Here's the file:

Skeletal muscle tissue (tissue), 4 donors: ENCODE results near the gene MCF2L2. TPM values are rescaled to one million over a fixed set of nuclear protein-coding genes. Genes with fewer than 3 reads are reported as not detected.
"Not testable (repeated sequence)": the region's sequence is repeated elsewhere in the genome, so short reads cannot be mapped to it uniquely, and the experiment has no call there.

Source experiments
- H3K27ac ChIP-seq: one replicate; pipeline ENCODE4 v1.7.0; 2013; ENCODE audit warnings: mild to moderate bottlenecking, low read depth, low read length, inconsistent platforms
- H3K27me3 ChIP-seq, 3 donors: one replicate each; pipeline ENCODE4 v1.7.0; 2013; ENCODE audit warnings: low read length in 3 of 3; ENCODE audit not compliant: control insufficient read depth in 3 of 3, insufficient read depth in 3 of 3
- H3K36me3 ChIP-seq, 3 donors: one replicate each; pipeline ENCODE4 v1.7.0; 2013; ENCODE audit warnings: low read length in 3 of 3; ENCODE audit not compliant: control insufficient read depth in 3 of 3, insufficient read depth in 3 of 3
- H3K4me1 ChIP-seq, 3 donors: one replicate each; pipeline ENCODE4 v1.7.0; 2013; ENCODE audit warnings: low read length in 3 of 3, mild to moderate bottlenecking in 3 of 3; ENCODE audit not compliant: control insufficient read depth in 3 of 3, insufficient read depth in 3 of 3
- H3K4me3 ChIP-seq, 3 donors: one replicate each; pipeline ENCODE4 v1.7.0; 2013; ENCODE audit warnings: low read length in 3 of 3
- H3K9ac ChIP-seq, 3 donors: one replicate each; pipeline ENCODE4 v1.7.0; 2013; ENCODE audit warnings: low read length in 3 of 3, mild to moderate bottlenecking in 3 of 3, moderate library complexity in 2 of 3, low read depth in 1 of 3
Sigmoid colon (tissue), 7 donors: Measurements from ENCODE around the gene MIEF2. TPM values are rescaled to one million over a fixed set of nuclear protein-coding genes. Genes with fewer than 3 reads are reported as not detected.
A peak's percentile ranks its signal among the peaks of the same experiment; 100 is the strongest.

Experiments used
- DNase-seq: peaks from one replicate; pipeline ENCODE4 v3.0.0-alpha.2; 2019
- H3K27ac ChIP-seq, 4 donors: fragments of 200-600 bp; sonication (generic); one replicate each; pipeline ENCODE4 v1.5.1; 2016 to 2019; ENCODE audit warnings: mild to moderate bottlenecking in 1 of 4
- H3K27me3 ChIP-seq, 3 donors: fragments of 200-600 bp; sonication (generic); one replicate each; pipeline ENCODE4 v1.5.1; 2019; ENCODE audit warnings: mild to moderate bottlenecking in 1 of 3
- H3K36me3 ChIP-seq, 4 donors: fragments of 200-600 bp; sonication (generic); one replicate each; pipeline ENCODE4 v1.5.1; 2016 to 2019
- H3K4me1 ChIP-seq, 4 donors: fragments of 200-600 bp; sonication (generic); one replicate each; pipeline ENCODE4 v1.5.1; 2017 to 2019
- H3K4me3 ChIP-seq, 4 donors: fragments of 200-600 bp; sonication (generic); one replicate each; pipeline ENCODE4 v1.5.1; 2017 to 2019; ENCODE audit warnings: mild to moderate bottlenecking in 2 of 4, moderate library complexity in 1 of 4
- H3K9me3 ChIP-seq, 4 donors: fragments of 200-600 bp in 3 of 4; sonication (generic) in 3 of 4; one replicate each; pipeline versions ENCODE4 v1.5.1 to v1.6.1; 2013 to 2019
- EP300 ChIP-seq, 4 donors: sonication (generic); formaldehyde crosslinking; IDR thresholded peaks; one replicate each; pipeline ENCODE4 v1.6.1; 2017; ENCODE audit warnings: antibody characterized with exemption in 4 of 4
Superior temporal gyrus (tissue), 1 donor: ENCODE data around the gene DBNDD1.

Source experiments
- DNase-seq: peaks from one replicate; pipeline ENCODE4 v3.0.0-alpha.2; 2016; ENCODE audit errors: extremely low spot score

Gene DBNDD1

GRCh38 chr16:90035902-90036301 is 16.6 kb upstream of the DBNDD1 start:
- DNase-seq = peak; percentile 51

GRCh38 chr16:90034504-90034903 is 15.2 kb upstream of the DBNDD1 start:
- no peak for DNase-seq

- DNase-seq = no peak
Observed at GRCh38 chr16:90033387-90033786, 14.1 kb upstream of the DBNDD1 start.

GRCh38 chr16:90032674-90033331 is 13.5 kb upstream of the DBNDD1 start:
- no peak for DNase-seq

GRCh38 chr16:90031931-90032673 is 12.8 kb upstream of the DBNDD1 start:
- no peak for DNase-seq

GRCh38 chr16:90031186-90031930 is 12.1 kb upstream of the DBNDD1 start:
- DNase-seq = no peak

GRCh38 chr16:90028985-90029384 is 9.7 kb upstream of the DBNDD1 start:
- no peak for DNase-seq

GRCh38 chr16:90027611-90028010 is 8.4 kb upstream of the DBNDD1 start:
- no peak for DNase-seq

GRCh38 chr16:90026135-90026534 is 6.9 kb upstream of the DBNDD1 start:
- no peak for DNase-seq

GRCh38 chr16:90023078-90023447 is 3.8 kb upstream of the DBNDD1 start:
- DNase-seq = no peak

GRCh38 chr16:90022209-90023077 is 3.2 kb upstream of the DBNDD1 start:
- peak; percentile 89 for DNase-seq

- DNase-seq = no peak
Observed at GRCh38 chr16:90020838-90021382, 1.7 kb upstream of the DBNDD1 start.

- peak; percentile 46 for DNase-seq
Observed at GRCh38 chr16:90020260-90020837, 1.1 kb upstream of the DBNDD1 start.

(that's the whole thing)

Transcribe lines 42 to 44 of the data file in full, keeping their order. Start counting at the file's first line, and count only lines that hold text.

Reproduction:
- no peak for DNase-seq

GRCh38 chr16:90023078-90023447 is 3.8 kb upstream of the DBNDD1 start:
- DNase-seq = no peak